In a brief statement, the district said employees are required to conduct themselves, both personally and professionally, in a manner that represents the school district’s core values. The district said a replacement would be named shortly and that Iber would be reassigned to administrative duties.
“Judgment is the currency of honesty,” said Superintendent of Schools Alberto Carvalho. “Insensitivity — intentional or perceived — is both unacceptable and inconsistent with our policies, but more importantly with our expectation of common sense behavior that elevates the dignity and humanity of all, beginning with children.”
There's more at the link. It's a classic example of what I'm talking about. Why did Tor not do the same thing the very first time one of its employees stepped out of line? If it had, there probably wouldn't have been any more occurrences, and the enormous groundswell of resentment (even bitterness) against it would not exist today. Talk about a missed opportunity . . .
I do feel real sympathy for Mr. Tom Doherty. The man's a titan in the SF/F field, having been active for decades and nurtured the careers of many of its top authors. I'm sure he absolutely detests the whole mess that's landed in his lap. I'm sorry that I've contributed to putting it there - but I'd do it again in a heartbeat, as I explained in my open letter to him. Some things are beyond ignoring. Shakespeare put the dilemma well:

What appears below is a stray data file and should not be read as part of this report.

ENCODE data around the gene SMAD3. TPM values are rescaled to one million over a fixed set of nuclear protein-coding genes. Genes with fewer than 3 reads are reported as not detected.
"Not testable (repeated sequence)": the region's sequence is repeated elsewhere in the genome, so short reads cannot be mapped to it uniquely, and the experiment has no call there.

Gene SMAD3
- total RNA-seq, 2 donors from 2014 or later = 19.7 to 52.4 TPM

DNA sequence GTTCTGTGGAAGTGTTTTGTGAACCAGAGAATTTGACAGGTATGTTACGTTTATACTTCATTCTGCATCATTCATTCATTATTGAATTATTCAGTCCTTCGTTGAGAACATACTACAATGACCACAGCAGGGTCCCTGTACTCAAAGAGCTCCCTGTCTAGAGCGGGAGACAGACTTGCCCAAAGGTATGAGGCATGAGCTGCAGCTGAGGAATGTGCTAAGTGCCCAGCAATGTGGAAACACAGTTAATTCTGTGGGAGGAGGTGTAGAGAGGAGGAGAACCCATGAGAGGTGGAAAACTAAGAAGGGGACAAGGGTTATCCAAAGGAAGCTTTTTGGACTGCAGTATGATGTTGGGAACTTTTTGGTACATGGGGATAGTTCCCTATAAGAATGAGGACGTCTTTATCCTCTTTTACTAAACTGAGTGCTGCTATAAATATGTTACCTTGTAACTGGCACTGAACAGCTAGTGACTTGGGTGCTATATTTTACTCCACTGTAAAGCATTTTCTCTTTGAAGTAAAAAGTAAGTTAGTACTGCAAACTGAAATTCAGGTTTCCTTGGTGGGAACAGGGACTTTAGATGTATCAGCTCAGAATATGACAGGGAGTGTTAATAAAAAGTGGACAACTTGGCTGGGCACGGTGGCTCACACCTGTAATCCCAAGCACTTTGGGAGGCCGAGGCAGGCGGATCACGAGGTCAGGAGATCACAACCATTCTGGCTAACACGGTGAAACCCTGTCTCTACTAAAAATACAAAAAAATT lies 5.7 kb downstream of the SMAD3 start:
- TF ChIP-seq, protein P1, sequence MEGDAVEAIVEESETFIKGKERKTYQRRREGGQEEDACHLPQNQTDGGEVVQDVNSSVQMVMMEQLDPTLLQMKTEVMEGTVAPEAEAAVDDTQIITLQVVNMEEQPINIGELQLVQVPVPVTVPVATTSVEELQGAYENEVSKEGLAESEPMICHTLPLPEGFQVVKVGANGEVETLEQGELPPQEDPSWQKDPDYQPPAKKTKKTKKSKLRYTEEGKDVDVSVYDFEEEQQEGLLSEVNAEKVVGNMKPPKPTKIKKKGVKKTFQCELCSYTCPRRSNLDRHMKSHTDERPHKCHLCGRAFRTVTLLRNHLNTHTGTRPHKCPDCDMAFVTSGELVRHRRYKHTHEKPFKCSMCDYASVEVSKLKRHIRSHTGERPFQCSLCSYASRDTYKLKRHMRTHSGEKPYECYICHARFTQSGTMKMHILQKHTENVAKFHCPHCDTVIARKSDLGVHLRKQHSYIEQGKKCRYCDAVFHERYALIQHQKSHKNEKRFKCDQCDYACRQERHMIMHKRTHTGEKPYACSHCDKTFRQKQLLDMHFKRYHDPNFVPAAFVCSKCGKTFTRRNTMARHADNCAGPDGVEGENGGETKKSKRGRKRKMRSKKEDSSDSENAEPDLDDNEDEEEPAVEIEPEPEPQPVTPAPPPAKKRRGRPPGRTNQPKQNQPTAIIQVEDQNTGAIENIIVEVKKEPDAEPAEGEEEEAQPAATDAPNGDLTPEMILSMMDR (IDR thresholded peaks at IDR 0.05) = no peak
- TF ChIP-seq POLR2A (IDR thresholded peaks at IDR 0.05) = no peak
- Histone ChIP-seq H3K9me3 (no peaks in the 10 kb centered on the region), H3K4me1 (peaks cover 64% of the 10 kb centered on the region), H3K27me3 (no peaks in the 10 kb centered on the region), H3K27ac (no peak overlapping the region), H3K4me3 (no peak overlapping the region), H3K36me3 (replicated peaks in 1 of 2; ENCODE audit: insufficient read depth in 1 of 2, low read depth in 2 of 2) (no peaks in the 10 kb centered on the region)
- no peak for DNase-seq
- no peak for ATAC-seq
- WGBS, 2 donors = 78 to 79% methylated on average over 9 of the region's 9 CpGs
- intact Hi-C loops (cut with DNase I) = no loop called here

Whether 'tis nobler in the mind to suffer
The slings and arrows of outrageous fortune
Or to take arms against a sea of troubles
And by opposing end them.
Personally, I can absorb a large number of 'slings and arrows'. I've done so on numerous occasions. However, when senior individuals in a company appear to offer nothing but 'slings and arrows' to those who hold different opinions, and one of them insults and denigrates experiences that have been a large part of my life, I tend to look rather harder at Shakespeare's second option. I suspect many of my readers and fellow authors do the same . . . which is why we're now on the cusp of a boycott, unless something changes at Tor to make that unnecessary.
I hope it does. I really, truly hope it does.
EDITED TO ADD: Oh, my life . . . Moshe Feder, one of those at Tor of whom I've complained, has just doubled down on the stupid.
Mr. Doherty, you appear to have a member of your staff who's not interested in your attempts to defuse the crisis. In so many words, he's just slapped you in the face - in public. He's defied critics of Tor, publicly raising a finger at them. He's daring you to do your worst. He thinks you have no 'worst' to do - that you're toothless, impotent in the face of his SJW righteousness.
What are you going to do about him?